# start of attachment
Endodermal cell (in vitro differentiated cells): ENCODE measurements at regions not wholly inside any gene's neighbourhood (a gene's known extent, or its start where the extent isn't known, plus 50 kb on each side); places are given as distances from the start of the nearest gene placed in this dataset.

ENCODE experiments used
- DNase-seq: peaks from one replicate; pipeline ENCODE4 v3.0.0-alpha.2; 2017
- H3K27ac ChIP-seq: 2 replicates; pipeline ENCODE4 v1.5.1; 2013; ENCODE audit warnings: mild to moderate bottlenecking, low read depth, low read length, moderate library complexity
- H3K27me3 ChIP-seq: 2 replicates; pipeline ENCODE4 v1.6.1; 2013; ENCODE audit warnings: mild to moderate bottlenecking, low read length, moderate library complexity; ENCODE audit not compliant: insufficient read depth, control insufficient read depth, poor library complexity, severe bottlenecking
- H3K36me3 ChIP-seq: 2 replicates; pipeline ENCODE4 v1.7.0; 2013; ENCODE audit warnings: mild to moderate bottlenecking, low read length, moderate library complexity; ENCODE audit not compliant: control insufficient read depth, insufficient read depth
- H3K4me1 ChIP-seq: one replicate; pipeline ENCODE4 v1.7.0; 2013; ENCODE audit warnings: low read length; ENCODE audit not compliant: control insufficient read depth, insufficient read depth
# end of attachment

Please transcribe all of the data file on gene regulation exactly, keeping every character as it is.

Endodermal cell (in vitro differentiated cells): ENCODE measurements at regions not wholly inside any gene's neighbourhood (a gene's known extent, or its start where the extent isn't known, plus 50 kb on each side); places are given as distances from the start of the nearest gene placed in this dataset.

ENCODE experiments used
- DNase-seq: peaks from one replicate; pipeline ENCODE4 v3.0.0-alpha.2; 2017
- H3K27ac ChIP-seq: 2 replicates; pipeline ENCODE4 v1.5.1; 2013; ENCODE audit warnings: mild to moderate bottlenecking, low read depth, low read length, moderate library complexity
- H3K27me3 ChIP-seq: 2 replicates; pipeline ENCODE4 v1.6.1; 2013; ENCODE audit warnings: mild to moderate bottlenecking, low read length, moderate library complexity; ENCODE audit not compliant: insufficient read depth, control insufficient read depth, poor library complexity, severe bottlenecking
- H3K36me3 ChIP-seq: 2 replicates; pipeline ENCODE4 v1.7.0; 2013; ENCODE audit warnings: mild to moderate bottlenecking, low read length, moderate library complexity; ENCODE audit not compliant: control insufficient read depth, insufficient read depth
- H3K4me1 ChIP-seq: one replicate; pipeline ENCODE4 v1.7.0; 2013; ENCODE audit warnings: low read length; ENCODE audit not compliant: control insufficient read depth, insufficient read depth